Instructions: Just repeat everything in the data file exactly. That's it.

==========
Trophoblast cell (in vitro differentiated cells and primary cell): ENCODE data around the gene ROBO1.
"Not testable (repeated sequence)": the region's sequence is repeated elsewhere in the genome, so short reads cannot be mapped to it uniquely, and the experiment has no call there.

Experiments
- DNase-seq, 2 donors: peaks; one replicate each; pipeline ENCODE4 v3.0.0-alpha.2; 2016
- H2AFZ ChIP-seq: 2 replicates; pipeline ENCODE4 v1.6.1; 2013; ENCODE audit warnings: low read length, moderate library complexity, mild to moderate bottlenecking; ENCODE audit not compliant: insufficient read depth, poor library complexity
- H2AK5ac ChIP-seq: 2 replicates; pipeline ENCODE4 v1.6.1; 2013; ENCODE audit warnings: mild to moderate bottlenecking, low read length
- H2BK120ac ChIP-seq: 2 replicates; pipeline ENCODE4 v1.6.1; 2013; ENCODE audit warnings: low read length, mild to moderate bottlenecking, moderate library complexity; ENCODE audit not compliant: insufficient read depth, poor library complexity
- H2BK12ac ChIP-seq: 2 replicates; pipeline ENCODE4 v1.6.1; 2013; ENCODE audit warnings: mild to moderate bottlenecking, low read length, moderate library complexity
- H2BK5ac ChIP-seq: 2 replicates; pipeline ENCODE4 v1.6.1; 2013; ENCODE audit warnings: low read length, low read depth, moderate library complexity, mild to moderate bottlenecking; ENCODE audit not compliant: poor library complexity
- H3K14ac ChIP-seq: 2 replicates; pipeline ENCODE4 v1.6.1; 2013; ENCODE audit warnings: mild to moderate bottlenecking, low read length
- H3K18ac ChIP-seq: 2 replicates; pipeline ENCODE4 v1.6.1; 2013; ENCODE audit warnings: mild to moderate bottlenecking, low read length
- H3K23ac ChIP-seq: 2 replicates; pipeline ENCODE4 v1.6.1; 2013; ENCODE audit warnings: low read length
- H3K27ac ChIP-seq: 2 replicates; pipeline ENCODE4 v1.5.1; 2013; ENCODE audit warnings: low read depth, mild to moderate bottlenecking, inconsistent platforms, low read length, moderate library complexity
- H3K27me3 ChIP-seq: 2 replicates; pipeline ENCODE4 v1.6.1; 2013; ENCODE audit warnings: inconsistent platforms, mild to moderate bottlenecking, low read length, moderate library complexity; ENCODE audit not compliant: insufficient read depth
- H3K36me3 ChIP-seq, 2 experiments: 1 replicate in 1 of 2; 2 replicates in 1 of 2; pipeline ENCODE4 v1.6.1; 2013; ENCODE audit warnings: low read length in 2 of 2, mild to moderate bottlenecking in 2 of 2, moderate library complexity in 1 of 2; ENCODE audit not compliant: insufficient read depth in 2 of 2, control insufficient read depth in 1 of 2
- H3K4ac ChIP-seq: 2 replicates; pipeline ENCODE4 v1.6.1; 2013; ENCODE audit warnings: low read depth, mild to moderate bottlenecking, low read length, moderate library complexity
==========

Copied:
Trophoblast cell (in vitro differentiated cells and primary cell): ENCODE data around the gene ROBO1.
"Not testable (repeated sequence)": the region's sequence is repeated elsewhere in the genome, so short reads cannot be mapped to it uniquely, and the experiment has no call there.

Experiments
- DNase-seq, 2 donors: peaks; one replicate each; pipeline ENCODE4 v3.0.0-alpha.2; 2016
- H2AFZ ChIP-seq: 2 replicates; pipeline ENCODE4 v1.6.1; 2013; ENCODE audit warnings: low read length, moderate library complexity, mild to moderate bottlenecking; ENCODE audit not compliant: insufficient read depth, poor library complexity
- H2AK5ac ChIP-seq: 2 replicates; pipeline ENCODE4 v1.6.1; 2013; ENCODE audit warnings: mild to moderate bottlenecking, low read length
- H2BK120ac ChIP-seq: 2 replicates; pipeline ENCODE4 v1.6.1; 2013; ENCODE audit warnings: low read length, mild to moderate bottlenecking, moderate library complexity; ENCODE audit not compliant: insufficient read depth, poor library complexity
- H2BK12ac ChIP-seq: 2 replicates; pipeline ENCODE4 v1.6.1; 2013; ENCODE audit warnings: mild to moderate bottlenecking, low read length, moderate library complexity
- H2BK5ac ChIP-seq: 2 replicates; pipeline ENCODE4 v1.6.1; 2013; ENCODE audit warnings: low read length, low read depth, moderate library complexity, mild to moderate bottlenecking; ENCODE audit not compliant: poor library complexity
- H3K14ac ChIP-seq: 2 replicates; pipeline ENCODE4 v1.6.1; 2013; ENCODE audit warnings: mild to moderate bottlenecking, low read length
- H3K18ac ChIP-seq: 2 replicates; pipeline ENCODE4 v1.6.1; 2013; ENCODE audit warnings: mild to moderate bottlenecking, low read length
- H3K23ac ChIP-seq: 2 replicates; pipeline ENCODE4 v1.6.1; 2013; ENCODE audit warnings: low read length
- H3K27ac ChIP-seq: 2 replicates; pipeline ENCODE4 v1.5.1; 2013; ENCODE audit warnings: low read depth, mild to moderate bottlenecking, inconsistent platforms, low read length, moderate library complexity
- H3K27me3 ChIP-seq: 2 replicates; pipeline ENCODE4 v1.6.1; 2013; ENCODE audit warnings: inconsistent platforms, mild to moderate bottlenecking, low read length, moderate library complexity; ENCODE audit not compliant: insufficient read depth
- H3K36me3 ChIP-seq, 2 experiments: 1 replicate in 1 of 2; 2 replicates in 1 of 2; pipeline ENCODE4 v1.6.1; 2013; ENCODE audit warnings: low read length in 2 of 2, mild to moderate bottlenecking in 2 of 2, moderate library complexity in 1 of 2; ENCODE audit not compliant: insufficient read depth in 2 of 2, control insufficient read depth in 1 of 2
- H3K4ac ChIP-seq: 2 replicates; pipeline ENCODE4 v1.6.1; 2013; ENCODE audit warnings: low read depth, mild to moderate bottlenecking, low read length, moderate library complexity